Household research at the Late Mississippian Little Eegypt site (9MU102)
Gougeon, Ramie Alphonse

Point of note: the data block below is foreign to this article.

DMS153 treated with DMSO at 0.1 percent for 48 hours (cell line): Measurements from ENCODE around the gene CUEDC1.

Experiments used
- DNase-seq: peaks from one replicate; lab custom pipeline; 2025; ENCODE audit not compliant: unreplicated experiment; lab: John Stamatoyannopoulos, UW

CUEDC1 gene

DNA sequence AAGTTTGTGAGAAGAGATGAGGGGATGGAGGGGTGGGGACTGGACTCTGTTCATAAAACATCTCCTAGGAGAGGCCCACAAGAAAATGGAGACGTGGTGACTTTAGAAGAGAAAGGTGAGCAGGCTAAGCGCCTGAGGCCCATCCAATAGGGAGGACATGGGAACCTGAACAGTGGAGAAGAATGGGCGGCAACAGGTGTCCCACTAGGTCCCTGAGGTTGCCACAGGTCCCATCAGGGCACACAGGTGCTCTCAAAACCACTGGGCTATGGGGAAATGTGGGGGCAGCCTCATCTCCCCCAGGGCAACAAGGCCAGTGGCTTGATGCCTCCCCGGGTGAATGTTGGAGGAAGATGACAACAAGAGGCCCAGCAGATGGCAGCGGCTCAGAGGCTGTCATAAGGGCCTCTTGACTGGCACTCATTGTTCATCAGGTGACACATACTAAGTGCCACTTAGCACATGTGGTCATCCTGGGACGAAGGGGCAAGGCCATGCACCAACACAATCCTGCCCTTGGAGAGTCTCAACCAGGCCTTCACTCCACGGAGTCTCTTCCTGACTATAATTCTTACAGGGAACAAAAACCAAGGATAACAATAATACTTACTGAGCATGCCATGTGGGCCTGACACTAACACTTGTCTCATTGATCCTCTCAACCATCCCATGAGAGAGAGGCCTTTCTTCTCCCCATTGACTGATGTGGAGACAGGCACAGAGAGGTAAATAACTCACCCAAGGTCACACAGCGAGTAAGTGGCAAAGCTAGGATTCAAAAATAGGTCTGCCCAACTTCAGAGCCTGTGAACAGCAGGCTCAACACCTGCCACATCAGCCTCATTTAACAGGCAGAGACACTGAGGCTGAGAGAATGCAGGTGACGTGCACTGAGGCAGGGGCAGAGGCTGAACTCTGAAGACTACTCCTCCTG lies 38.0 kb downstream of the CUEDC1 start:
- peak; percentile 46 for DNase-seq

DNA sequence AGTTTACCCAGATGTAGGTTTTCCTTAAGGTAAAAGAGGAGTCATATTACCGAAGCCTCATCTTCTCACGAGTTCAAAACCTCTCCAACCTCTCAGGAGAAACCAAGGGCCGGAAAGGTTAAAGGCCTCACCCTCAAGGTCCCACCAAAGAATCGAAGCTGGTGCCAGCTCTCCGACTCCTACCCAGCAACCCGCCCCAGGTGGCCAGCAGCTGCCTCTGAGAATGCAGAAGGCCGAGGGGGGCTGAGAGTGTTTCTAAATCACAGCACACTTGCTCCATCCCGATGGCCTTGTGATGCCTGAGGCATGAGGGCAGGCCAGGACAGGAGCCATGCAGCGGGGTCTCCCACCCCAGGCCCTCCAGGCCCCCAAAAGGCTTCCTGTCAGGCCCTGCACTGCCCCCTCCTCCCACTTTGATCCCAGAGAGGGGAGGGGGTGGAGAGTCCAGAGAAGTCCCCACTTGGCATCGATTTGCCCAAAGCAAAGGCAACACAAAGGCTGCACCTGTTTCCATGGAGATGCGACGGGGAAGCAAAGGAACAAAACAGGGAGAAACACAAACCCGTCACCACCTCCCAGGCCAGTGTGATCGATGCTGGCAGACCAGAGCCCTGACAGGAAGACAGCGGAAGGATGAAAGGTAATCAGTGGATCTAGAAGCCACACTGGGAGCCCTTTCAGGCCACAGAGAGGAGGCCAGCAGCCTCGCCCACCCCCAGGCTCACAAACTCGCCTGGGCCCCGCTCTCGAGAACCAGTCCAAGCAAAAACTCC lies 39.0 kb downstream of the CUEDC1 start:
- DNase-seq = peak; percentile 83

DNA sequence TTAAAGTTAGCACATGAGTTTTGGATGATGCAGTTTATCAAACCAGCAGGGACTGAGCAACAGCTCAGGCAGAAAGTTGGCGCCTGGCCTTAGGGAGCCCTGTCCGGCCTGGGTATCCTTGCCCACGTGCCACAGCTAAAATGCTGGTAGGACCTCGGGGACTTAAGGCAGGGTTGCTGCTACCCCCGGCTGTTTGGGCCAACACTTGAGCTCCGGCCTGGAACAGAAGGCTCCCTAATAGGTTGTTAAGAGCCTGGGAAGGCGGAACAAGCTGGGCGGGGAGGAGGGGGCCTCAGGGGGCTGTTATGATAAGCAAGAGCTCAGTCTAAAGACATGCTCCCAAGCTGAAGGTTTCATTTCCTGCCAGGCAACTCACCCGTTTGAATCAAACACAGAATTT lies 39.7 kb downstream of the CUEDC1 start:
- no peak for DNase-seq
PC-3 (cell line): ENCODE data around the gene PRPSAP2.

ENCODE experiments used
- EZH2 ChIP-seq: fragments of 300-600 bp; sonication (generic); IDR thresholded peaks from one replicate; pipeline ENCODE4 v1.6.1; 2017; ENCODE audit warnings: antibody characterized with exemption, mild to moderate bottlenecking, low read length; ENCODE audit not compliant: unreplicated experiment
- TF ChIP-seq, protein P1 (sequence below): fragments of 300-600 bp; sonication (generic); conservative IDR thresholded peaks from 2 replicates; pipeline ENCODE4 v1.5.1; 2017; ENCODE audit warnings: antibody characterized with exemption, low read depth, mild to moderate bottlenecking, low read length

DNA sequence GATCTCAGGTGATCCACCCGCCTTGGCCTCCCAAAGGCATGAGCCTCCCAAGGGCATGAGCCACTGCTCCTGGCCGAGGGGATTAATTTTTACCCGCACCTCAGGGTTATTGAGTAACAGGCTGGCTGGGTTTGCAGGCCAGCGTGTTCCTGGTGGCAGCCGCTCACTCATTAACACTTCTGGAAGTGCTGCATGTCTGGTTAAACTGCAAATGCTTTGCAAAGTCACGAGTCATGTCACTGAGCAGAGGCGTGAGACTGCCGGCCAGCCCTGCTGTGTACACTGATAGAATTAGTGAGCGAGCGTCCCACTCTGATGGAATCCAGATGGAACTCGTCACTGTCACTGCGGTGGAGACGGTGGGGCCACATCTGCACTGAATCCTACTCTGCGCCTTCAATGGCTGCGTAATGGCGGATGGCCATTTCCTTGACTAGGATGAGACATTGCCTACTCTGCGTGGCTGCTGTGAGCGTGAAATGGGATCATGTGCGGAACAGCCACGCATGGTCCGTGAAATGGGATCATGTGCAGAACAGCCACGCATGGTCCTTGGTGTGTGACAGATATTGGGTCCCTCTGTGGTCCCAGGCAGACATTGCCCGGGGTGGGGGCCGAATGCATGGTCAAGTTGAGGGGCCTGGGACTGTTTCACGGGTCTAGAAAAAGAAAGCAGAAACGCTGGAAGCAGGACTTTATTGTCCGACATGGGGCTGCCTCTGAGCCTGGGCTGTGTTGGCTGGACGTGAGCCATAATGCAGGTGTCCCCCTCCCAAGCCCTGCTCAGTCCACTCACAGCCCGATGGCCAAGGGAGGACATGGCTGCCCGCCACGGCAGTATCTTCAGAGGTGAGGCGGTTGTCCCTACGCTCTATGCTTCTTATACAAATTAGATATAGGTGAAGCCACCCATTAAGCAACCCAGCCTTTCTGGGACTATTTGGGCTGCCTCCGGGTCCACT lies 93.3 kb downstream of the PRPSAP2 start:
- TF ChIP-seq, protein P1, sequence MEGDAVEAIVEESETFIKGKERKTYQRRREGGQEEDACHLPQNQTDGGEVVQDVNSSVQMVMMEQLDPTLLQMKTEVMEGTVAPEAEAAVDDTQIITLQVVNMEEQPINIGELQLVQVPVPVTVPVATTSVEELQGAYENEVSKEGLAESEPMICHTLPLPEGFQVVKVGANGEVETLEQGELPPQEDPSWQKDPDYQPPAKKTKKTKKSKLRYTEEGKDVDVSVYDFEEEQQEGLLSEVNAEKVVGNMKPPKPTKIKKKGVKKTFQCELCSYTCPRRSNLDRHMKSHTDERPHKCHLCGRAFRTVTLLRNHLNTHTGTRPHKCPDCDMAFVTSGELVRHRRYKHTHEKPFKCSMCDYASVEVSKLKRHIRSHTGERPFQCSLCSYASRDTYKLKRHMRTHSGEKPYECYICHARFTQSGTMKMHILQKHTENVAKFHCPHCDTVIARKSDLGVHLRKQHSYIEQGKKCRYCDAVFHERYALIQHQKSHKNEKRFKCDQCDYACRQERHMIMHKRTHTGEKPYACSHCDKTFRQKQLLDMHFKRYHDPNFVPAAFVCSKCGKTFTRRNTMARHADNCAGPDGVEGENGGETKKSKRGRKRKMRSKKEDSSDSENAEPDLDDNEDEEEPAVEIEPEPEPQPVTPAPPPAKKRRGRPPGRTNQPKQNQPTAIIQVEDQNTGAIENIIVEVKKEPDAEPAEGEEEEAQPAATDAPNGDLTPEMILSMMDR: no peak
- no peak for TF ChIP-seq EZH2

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This dissertation explores activities related to everyday production at the household level at the Late Mississippian Little Egypt site (9MU102) in northwest Georgia. Exploratory statistics are combined with the mapping features of a geographic information system and intuitive pattern recognition techniques to identify areas within three domestic structures where production activities occurred. Ethnographic and ethnohistoric studies are used to determine the gender of the individual(s) who used each activity area. In general, each household had separate activity areas for males and females, in addition to an area shared in common. Female activities appear to utilize the most space within a structure, suggesting female activities are the most important for understanding production at the household level within domestic structures. Lastly, these findings are used to develop a model of Barnett phase household activity structuring. This model is very similar to the model of the Dallas phase household unit developed by Richard Polhemus (1998), and suggests broader patterns of household activity structuring may be present across the Late Mississippian Southeast.